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Elements of the Common Lawes of England - BACON Francis - 1630. 
1630 - BACON, Francis. The Elements of the Common Lawes of England. London: John More, 1630. Two volumes bound as one. Small quarto (5-3/4 by 7-1/4 inches), contemporary full blindstamped polished brown calf rebacked with original spine laid down, raised bands. red morocco spine label; pp. , 104; , 84. Housed in a custom clamshell box. $7500.First edition of this important collection of Bacon's maxims of English law"""in the science of the grounds and mysteries of the law, he was exceeded by none"""exceedingly rare in contemporary calf .As Britain's Lord Chancellor, Francis Bacon excelled as "one of the Makers of English Law. In all the spheres that a lawyer can occupy he was preeminent" (Reams, 105). Yet the displeasure with which James I viewed his reforms prevented any of Bacon's legal works from being published during his lifetime. Central to this conflict was Bacon's belief "in a large, modern, centralized nation-state and in a powerful, dominant monarchy. Bacon was against medieval ideas of feudalism". just as much as he was against medieval notions in metaphysics". Bacon rejected Coke's theory of the supremacy of the common law, preferring to ascribe supremacy to natural law, or to what he went so far as to call reason". What was needed was the vision of the statesman, and this Bacon himself volunteered to contribute. The statesman was ready to agree that the judges should be honored as lions, but the lions should be 'under the throne.' It was this opinion that recommended him to James I, [yet] Bacon did not succeed in winning James's sympathy, even when he was closest to him" (Encyclopedia of Philosophy I: 236). Thus the Elements, part of Bacon's noble plan to systematize and reform English law, was published posthumously. "Had his proposition for amending the law been favorably received by James I, Bacon would doubtless have collected and illustrated most of the settled rules and maxims of the common law, for he considered such a work to be an essential basis upon which the law should repose" (Marvin, 83). Among America's Founding Fathers, Jefferson held Bacon in especially high esteem. He considered Bacon, Locke and Newton to be "the three greatest men that have ever lived, without any exception" (February 15, 1789 letter to John Trumbull). While only 25 of the hundreds of maxims collected by Bacon were ever published, Elements stands acclaimed as "one of the earliest, if the not the first, published collection of Maxims of the English Law". in the science of the grounds and mysteries of the law, he was exceeded by none" (Marvin, 83-84). The second work in this volume, The Use of the Law, printed in 1635, may be spurious; it first appeared in 1629 as the second part of another work by Sir John Doderidge entitled The Lawyer's Light (see Gibson 192). With both general title pages (Elements, and variant Collection), no priority established, and separate title page (Use of the Law). Woodcut-engraved ornamental initials and headpieces. Complete with Preface bound before To Her Sacred Majesty. With laid-in partial initial blank leaf (3 by 4-2/3 inches) containing early hand-lettered, "Bacon's Elements"." ESTC S100348. Gibson 193. Sweet & Maxwell, 166. Marvin, 83. See STC 1134. Early owner signature to Elements title page.Text very fresh, faint rubbing to boards. A handsome copy. [Attributes: First Edition; Hard Cover]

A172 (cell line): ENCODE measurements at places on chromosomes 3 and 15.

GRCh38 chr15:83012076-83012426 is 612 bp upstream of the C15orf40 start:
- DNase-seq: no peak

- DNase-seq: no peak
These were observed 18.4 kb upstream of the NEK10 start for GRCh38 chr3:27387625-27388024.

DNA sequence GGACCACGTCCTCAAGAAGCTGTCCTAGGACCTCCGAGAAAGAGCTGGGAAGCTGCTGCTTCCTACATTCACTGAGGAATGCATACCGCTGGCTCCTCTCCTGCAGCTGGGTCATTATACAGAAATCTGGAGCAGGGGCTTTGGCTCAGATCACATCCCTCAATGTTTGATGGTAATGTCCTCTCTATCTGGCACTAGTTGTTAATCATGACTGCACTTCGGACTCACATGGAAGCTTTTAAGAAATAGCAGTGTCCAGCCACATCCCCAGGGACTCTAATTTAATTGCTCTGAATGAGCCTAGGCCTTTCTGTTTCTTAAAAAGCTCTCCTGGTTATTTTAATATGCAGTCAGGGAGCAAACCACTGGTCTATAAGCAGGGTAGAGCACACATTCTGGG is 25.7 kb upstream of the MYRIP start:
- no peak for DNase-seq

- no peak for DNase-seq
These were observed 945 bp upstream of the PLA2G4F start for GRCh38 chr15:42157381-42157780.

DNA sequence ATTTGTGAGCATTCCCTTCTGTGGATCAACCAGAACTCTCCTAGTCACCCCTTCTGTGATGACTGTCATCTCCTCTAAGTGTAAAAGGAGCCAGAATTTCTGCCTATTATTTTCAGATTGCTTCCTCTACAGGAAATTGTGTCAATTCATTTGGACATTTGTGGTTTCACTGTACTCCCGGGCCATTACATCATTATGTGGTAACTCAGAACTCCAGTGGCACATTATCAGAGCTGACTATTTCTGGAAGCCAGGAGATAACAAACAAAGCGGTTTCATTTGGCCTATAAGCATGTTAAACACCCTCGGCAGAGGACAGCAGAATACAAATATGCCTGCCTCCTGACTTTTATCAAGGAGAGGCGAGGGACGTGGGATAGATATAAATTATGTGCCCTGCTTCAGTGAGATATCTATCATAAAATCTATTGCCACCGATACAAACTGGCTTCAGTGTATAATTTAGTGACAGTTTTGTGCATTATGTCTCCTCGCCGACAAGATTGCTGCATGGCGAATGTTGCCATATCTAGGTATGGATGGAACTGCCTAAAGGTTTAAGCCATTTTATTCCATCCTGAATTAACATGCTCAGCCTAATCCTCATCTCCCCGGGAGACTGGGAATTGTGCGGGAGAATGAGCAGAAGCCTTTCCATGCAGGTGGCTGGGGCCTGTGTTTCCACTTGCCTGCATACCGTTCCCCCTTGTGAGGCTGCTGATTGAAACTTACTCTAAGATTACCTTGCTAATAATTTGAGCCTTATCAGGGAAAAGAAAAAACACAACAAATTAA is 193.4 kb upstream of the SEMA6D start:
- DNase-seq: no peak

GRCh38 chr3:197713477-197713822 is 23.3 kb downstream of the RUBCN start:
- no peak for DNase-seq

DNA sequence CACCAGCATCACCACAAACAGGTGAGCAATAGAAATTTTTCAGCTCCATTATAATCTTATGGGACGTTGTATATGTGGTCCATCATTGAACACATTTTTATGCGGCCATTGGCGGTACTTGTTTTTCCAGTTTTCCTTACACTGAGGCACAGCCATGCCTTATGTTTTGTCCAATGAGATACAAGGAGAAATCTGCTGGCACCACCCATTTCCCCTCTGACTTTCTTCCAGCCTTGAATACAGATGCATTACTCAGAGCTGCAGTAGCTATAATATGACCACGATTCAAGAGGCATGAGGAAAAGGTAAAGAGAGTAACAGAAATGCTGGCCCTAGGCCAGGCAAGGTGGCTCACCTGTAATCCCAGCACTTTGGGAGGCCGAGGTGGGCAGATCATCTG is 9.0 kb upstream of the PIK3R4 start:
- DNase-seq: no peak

[Bookseller: Bauman Rare Books]
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